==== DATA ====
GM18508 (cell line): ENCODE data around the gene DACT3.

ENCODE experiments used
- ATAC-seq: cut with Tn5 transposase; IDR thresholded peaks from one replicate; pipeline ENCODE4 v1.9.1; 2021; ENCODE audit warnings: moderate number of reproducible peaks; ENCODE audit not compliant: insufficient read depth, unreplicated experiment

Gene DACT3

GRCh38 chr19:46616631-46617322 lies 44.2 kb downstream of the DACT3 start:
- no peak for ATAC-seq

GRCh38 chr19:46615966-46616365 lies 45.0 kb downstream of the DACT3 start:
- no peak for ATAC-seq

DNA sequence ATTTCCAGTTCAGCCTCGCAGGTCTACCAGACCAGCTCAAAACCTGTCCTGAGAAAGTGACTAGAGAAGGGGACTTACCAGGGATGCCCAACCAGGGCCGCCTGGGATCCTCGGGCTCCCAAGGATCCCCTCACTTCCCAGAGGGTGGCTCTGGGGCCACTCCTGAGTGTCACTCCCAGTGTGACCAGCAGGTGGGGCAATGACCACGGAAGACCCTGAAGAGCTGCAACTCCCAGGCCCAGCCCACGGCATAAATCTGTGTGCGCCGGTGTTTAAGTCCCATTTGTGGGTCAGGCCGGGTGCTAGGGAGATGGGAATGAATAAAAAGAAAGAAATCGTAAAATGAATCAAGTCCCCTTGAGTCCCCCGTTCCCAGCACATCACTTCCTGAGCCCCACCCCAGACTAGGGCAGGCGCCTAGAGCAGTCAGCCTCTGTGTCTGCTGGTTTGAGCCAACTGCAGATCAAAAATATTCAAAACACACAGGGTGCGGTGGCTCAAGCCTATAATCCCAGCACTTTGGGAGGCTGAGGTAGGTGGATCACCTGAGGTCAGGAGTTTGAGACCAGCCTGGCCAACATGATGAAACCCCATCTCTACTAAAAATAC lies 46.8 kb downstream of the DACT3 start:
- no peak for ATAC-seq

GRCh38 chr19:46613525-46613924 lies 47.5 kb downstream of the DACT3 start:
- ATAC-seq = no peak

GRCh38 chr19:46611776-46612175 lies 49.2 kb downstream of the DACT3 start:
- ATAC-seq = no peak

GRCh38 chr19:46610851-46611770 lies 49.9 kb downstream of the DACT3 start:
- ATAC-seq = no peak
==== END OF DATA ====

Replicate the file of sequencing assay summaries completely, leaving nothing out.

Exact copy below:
GM18508 (cell line): ENCODE data around the gene DACT3.

ENCODE experiments used
- ATAC-seq: cut with Tn5 transposase; IDR thresholded peaks from one replicate; pipeline ENCODE4 v1.9.1; 2021; ENCODE audit warnings: moderate number of reproducible peaks; ENCODE audit not compliant: insufficient read depth, unreplicated experiment

Gene DACT3

GRCh38 chr19:46616631-46617322 lies 44.2 kb downstream of the DACT3 start:
- no peak for ATAC-seq

GRCh38 chr19:46615966-46616365 lies 45.0 kb downstream of the DACT3 start:
- no peak for ATAC-seq

DNA sequence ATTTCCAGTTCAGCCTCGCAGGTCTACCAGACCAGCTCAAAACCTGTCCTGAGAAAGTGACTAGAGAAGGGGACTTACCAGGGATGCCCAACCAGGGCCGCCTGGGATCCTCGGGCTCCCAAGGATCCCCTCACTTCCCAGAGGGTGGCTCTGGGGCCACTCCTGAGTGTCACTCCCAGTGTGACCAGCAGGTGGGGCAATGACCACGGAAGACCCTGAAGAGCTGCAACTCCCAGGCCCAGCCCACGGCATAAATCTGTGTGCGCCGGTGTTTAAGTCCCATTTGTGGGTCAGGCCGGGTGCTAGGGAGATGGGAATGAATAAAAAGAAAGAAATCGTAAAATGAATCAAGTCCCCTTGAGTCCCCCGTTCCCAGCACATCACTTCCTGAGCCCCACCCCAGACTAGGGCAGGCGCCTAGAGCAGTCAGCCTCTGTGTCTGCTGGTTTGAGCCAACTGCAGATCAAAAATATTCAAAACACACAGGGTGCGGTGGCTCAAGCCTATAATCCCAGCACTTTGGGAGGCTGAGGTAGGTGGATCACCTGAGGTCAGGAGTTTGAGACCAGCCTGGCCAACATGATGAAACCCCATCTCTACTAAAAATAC lies 46.8 kb downstream of the DACT3 start:
- no peak for ATAC-seq

GRCh38 chr19:46613525-46613924 lies 47.5 kb downstream of the DACT3 start:
- ATAC-seq = no peak

GRCh38 chr19:46611776-46612175 lies 49.2 kb downstream of the DACT3 start:
- ATAC-seq = no peak

GRCh38 chr19:46610851-46611770 lies 49.9 kb downstream of the DACT3 start:
- ATAC-seq = no peak